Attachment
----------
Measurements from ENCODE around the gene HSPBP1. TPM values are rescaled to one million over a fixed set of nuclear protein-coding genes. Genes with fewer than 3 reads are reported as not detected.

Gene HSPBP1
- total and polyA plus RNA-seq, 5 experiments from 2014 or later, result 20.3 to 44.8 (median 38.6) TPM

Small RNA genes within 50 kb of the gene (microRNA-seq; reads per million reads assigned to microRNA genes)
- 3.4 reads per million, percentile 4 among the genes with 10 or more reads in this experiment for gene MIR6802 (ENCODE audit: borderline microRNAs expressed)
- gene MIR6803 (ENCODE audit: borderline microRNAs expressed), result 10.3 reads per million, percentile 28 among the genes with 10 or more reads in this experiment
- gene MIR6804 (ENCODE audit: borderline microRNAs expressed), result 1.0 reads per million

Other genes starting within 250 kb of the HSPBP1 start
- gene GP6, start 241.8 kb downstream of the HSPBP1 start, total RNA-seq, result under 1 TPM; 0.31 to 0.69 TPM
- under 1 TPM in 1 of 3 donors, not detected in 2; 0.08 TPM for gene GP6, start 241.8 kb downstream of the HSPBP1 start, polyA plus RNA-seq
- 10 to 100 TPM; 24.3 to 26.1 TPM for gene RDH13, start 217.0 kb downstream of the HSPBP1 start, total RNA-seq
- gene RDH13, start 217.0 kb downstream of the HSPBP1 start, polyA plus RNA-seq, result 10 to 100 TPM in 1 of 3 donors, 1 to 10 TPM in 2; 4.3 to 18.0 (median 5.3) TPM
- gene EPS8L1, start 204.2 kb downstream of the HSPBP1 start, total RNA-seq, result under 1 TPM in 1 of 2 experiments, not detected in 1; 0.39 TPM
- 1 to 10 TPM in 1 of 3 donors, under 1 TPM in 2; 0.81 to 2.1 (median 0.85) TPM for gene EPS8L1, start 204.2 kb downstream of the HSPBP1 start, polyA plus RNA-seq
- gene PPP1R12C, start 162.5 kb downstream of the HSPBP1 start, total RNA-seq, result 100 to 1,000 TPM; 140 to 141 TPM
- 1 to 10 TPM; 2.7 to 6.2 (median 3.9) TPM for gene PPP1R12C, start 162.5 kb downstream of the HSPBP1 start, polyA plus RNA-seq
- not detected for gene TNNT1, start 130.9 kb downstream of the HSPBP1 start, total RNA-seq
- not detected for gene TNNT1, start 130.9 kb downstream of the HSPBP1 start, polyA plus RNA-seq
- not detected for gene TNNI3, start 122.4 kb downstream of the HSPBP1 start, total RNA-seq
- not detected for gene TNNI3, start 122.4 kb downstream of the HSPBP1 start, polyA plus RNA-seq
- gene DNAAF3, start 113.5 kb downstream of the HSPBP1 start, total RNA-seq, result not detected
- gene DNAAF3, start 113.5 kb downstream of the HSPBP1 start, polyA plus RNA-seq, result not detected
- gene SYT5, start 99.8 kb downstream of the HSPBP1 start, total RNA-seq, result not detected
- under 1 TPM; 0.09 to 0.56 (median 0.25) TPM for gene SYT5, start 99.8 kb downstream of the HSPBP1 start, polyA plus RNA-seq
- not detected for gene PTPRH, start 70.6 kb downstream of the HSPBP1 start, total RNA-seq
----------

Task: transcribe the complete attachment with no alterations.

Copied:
Measurements from ENCODE around the gene HSPBP1. TPM values are rescaled to one million over a fixed set of nuclear protein-coding genes. Genes with fewer than 3 reads are reported as not detected.

Gene HSPBP1
- total and polyA plus RNA-seq, 5 experiments from 2014 or later, result 20.3 to 44.8 (median 38.6) TPM

Small RNA genes within 50 kb of the gene (microRNA-seq; reads per million reads assigned to microRNA genes)
- 3.4 reads per million, percentile 4 among the genes with 10 or more reads in this experiment for gene MIR6802 (ENCODE audit: borderline microRNAs expressed)
- gene MIR6803 (ENCODE audit: borderline microRNAs expressed), result 10.3 reads per million, percentile 28 among the genes with 10 or more reads in this experiment
- gene MIR6804 (ENCODE audit: borderline microRNAs expressed), result 1.0 reads per million

Other genes starting within 250 kb of the HSPBP1 start
- gene GP6, start 241.8 kb downstream of the HSPBP1 start, total RNA-seq, result under 1 TPM; 0.31 to 0.69 TPM
- under 1 TPM in 1 of 3 donors, not detected in 2; 0.08 TPM for gene GP6, start 241.8 kb downstream of the HSPBP1 start, polyA plus RNA-seq
- 10 to 100 TPM; 24.3 to 26.1 TPM for gene RDH13, start 217.0 kb downstream of the HSPBP1 start, total RNA-seq
- gene RDH13, start 217.0 kb downstream of the HSPBP1 start, polyA plus RNA-seq, result 10 to 100 TPM in 1 of 3 donors, 1 to 10 TPM in 2; 4.3 to 18.0 (median 5.3) TPM
- gene EPS8L1, start 204.2 kb downstream of the HSPBP1 start, total RNA-seq, result under 1 TPM in 1 of 2 experiments, not detected in 1; 0.39 TPM
- 1 to 10 TPM in 1 of 3 donors, under 1 TPM in 2; 0.81 to 2.1 (median 0.85) TPM for gene EPS8L1, start 204.2 kb downstream of the HSPBP1 start, polyA plus RNA-seq
- gene PPP1R12C, start 162.5 kb downstream of the HSPBP1 start, total RNA-seq, result 100 to 1,000 TPM; 140 to 141 TPM
- 1 to 10 TPM; 2.7 to 6.2 (median 3.9) TPM for gene PPP1R12C, start 162.5 kb downstream of the HSPBP1 start, polyA plus RNA-seq
- not detected for gene TNNT1, start 130.9 kb downstream of the HSPBP1 start, total RNA-seq
- not detected for gene TNNT1, start 130.9 kb downstream of the HSPBP1 start, polyA plus RNA-seq
- not detected for gene TNNI3, start 122.4 kb downstream of the HSPBP1 start, total RNA-seq
- not detected for gene TNNI3, start 122.4 kb downstream of the HSPBP1 start, polyA plus RNA-seq
- gene DNAAF3, start 113.5 kb downstream of the HSPBP1 start, total RNA-seq, result not detected
- gene DNAAF3, start 113.5 kb downstream of the HSPBP1 start, polyA plus RNA-seq, result not detected
- gene SYT5, start 99.8 kb downstream of the HSPBP1 start, total RNA-seq, result not detected
- under 1 TPM; 0.09 to 0.56 (median 0.25) TPM for gene SYT5, start 99.8 kb downstream of the HSPBP1 start, polyA plus RNA-seq
- not detected for gene PTPRH, start 70.6 kb downstream of the HSPBP1 start, total RNA-seq